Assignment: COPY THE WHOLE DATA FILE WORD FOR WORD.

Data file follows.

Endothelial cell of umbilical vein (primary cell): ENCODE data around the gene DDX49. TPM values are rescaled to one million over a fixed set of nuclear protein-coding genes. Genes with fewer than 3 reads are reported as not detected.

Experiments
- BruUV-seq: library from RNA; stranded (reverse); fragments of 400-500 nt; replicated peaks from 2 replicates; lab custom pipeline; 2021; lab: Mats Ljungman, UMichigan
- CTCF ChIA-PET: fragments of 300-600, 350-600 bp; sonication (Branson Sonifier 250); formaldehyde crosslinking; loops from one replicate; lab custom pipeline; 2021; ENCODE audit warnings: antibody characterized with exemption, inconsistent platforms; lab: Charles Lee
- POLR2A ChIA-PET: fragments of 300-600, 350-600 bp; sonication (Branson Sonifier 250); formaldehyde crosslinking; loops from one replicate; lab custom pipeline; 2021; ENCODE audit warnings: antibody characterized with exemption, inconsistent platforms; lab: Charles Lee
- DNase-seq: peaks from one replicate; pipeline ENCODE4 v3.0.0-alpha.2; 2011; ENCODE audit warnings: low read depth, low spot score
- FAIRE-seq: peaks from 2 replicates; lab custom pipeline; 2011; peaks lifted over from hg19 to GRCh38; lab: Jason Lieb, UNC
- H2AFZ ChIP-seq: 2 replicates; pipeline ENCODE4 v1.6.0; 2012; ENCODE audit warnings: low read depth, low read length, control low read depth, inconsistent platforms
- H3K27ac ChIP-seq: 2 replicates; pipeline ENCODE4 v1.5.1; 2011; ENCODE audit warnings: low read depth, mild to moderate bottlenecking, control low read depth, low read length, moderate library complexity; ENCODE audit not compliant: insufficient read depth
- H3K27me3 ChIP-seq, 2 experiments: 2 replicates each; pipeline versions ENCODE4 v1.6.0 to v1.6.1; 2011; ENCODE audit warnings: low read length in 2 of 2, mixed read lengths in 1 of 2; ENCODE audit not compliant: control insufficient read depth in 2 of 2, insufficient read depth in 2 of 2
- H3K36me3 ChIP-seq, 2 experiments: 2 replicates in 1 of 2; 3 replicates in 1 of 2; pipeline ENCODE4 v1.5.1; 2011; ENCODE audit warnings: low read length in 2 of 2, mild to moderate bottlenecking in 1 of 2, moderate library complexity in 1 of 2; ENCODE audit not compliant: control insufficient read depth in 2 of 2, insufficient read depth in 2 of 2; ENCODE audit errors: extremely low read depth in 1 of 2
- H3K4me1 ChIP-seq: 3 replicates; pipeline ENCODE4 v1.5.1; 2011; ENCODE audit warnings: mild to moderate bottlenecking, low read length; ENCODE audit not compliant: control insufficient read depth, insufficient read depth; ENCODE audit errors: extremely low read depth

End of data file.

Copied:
Endothelial cell of umbilical vein (primary cell): ENCODE data around the gene DDX49. TPM values are rescaled to one million over a fixed set of nuclear protein-coding genes. Genes with fewer than 3 reads are reported as not detected.

Experiments
- BruUV-seq: library from RNA; stranded (reverse); fragments of 400-500 nt; replicated peaks from 2 replicates; lab custom pipeline; 2021; lab: Mats Ljungman, UMichigan
- CTCF ChIA-PET: fragments of 300-600, 350-600 bp; sonication (Branson Sonifier 250); formaldehyde crosslinking; loops from one replicate; lab custom pipeline; 2021; ENCODE audit warnings: antibody characterized with exemption, inconsistent platforms; lab: Charles Lee
- POLR2A ChIA-PET: fragments of 300-600, 350-600 bp; sonication (Branson Sonifier 250); formaldehyde crosslinking; loops from one replicate; lab custom pipeline; 2021; ENCODE audit warnings: antibody characterized with exemption, inconsistent platforms; lab: Charles Lee
- DNase-seq: peaks from one replicate; pipeline ENCODE4 v3.0.0-alpha.2; 2011; ENCODE audit warnings: low read depth, low spot score
- FAIRE-seq: peaks from 2 replicates; lab custom pipeline; 2011; peaks lifted over from hg19 to GRCh38; lab: Jason Lieb, UNC
- H2AFZ ChIP-seq: 2 replicates; pipeline ENCODE4 v1.6.0; 2012; ENCODE audit warnings: low read depth, low read length, control low read depth, inconsistent platforms
- H3K27ac ChIP-seq: 2 replicates; pipeline ENCODE4 v1.5.1; 2011; ENCODE audit warnings: low read depth, mild to moderate bottlenecking, control low read depth, low read length, moderate library complexity; ENCODE audit not compliant: insufficient read depth
- H3K27me3 ChIP-seq, 2 experiments: 2 replicates each; pipeline versions ENCODE4 v1.6.0 to v1.6.1; 2011; ENCODE audit warnings: low read length in 2 of 2, mixed read lengths in 1 of 2; ENCODE audit not compliant: control insufficient read depth in 2 of 2, insufficient read depth in 2 of 2
- H3K36me3 ChIP-seq, 2 experiments: 2 replicates in 1 of 2; 3 replicates in 1 of 2; pipeline ENCODE4 v1.5.1; 2011; ENCODE audit warnings: low read length in 2 of 2, mild to moderate bottlenecking in 1 of 2, moderate library complexity in 1 of 2; ENCODE audit not compliant: control insufficient read depth in 2 of 2, insufficient read depth in 2 of 2; ENCODE audit errors: extremely low read depth in 1 of 2
- H3K4me1 ChIP-seq: 3 replicates; pipeline ENCODE4 v1.5.1; 2011; ENCODE audit warnings: mild to moderate bottlenecking, low read length; ENCODE audit not compliant: control insufficient read depth, insufficient read depth; ENCODE audit errors: extremely low read depth